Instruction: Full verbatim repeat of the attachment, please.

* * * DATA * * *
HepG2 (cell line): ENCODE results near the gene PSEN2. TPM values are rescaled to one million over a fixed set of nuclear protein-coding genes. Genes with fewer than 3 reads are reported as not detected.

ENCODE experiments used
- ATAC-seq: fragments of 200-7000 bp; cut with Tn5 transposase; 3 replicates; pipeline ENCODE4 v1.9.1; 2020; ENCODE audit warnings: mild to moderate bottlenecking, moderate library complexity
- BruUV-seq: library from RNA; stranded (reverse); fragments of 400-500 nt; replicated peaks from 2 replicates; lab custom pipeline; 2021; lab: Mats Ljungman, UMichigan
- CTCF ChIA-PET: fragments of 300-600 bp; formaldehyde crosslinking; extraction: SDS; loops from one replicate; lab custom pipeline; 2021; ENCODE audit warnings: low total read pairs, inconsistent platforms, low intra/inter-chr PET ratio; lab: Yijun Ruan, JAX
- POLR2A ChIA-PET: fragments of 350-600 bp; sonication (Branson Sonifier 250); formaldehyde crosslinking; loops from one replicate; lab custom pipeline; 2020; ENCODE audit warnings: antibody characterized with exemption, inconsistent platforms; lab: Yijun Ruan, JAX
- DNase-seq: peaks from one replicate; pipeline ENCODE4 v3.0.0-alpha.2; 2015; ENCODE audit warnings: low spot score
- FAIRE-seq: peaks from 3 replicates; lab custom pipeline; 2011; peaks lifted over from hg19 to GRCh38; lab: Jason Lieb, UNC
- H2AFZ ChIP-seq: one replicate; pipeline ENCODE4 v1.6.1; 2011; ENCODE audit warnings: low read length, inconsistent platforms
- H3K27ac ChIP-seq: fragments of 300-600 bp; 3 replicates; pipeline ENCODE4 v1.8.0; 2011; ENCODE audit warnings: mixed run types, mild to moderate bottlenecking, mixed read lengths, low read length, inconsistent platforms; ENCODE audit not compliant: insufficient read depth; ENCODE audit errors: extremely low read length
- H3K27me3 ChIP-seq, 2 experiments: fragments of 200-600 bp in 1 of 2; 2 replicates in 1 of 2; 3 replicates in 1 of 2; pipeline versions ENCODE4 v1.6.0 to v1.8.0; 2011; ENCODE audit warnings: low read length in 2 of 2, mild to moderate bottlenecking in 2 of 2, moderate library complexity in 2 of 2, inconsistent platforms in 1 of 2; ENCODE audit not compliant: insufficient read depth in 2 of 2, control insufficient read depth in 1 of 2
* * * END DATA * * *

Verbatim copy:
HepG2 (cell line): ENCODE results near the gene PSEN2. TPM values are rescaled to one million over a fixed set of nuclear protein-coding genes. Genes with fewer than 3 reads are reported as not detected.

ENCODE experiments used
- ATAC-seq: fragments of 200-7000 bp; cut with Tn5 transposase; 3 replicates; pipeline ENCODE4 v1.9.1; 2020; ENCODE audit warnings: mild to moderate bottlenecking, moderate library complexity
- BruUV-seq: library from RNA; stranded (reverse); fragments of 400-500 nt; replicated peaks from 2 replicates; lab custom pipeline; 2021; lab: Mats Ljungman, UMichigan
- CTCF ChIA-PET: fragments of 300-600 bp; formaldehyde crosslinking; extraction: SDS; loops from one replicate; lab custom pipeline; 2021; ENCODE audit warnings: low total read pairs, inconsistent platforms, low intra/inter-chr PET ratio; lab: Yijun Ruan, JAX
- POLR2A ChIA-PET: fragments of 350-600 bp; sonication (Branson Sonifier 250); formaldehyde crosslinking; loops from one replicate; lab custom pipeline; 2020; ENCODE audit warnings: antibody characterized with exemption, inconsistent platforms; lab: Yijun Ruan, JAX
- DNase-seq: peaks from one replicate; pipeline ENCODE4 v3.0.0-alpha.2; 2015; ENCODE audit warnings: low spot score
- FAIRE-seq: peaks from 3 replicates; lab custom pipeline; 2011; peaks lifted over from hg19 to GRCh38; lab: Jason Lieb, UNC
- H2AFZ ChIP-seq: one replicate; pipeline ENCODE4 v1.6.1; 2011; ENCODE audit warnings: low read length, inconsistent platforms
- H3K27ac ChIP-seq: fragments of 300-600 bp; 3 replicates; pipeline ENCODE4 v1.8.0; 2011; ENCODE audit warnings: mixed run types, mild to moderate bottlenecking, mixed read lengths, low read length, inconsistent platforms; ENCODE audit not compliant: insufficient read depth; ENCODE audit errors: extremely low read length
- H3K27me3 ChIP-seq, 2 experiments: fragments of 200-600 bp in 1 of 2; 2 replicates in 1 of 2; 3 replicates in 1 of 2; pipeline versions ENCODE4 v1.6.0 to v1.8.0; 2011; ENCODE audit warnings: low read length in 2 of 2, mild to moderate bottlenecking in 2 of 2, moderate library complexity in 2 of 2, inconsistent platforms in 1 of 2; ENCODE audit not compliant: insufficient read depth in 2 of 2, control insufficient read depth in 1 of 2